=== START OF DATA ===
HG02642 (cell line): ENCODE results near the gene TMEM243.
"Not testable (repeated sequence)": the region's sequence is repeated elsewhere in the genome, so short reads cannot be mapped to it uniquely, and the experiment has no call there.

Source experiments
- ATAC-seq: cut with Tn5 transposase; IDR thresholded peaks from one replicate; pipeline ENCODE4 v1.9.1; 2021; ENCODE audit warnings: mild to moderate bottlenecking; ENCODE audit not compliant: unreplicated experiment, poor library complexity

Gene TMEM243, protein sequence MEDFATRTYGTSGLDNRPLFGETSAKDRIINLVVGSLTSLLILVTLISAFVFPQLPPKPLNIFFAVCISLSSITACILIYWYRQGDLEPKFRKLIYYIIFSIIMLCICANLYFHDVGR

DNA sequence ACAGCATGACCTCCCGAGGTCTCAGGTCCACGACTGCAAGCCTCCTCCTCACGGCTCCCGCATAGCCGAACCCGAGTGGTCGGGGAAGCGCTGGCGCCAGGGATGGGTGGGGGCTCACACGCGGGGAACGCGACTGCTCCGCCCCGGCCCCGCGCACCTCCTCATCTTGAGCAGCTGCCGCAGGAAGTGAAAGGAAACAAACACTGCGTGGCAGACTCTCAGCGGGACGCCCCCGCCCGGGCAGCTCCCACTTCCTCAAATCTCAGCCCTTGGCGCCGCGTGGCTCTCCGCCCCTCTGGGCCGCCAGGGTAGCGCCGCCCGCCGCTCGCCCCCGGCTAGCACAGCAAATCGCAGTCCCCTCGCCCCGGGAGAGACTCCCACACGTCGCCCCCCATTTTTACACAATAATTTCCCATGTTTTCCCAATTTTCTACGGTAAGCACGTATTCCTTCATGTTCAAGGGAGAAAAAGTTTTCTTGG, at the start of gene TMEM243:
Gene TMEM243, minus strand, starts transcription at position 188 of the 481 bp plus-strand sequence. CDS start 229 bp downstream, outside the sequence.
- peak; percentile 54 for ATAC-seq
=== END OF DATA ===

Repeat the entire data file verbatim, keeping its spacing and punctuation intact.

HG02642 (cell line): ENCODE results near the gene TMEM243.
"Not testable (repeated sequence)": the region's sequence is repeated elsewhere in the genome, so short reads cannot be mapped to it uniquely, and the experiment has no call there.

Source experiments
- ATAC-seq: cut with Tn5 transposase; IDR thresholded peaks from one replicate; pipeline ENCODE4 v1.9.1; 2021; ENCODE audit warnings: mild to moderate bottlenecking; ENCODE audit not compliant: unreplicated experiment, poor library complexity

Gene TMEM243, protein sequence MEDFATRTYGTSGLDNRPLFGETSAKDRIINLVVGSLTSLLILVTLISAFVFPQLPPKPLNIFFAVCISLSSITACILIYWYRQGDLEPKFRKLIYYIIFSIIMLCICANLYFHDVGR

DNA sequence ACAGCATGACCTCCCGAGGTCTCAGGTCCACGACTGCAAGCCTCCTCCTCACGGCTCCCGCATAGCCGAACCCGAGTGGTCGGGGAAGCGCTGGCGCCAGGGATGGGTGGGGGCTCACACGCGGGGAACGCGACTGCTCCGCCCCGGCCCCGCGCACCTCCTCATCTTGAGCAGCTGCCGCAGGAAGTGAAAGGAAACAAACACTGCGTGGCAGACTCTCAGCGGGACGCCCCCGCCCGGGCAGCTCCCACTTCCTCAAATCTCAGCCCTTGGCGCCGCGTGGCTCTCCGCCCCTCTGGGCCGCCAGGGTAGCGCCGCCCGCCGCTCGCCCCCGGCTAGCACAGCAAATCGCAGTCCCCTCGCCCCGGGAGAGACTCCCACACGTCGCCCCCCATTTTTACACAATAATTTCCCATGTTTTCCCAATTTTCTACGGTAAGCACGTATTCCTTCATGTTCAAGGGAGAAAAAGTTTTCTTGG, at the start of gene TMEM243:
Gene TMEM243, minus strand, starts transcription at position 188 of the 481 bp plus-strand sequence. CDS start 229 bp downstream, outside the sequence.
- peak; percentile 54 for ATAC-seq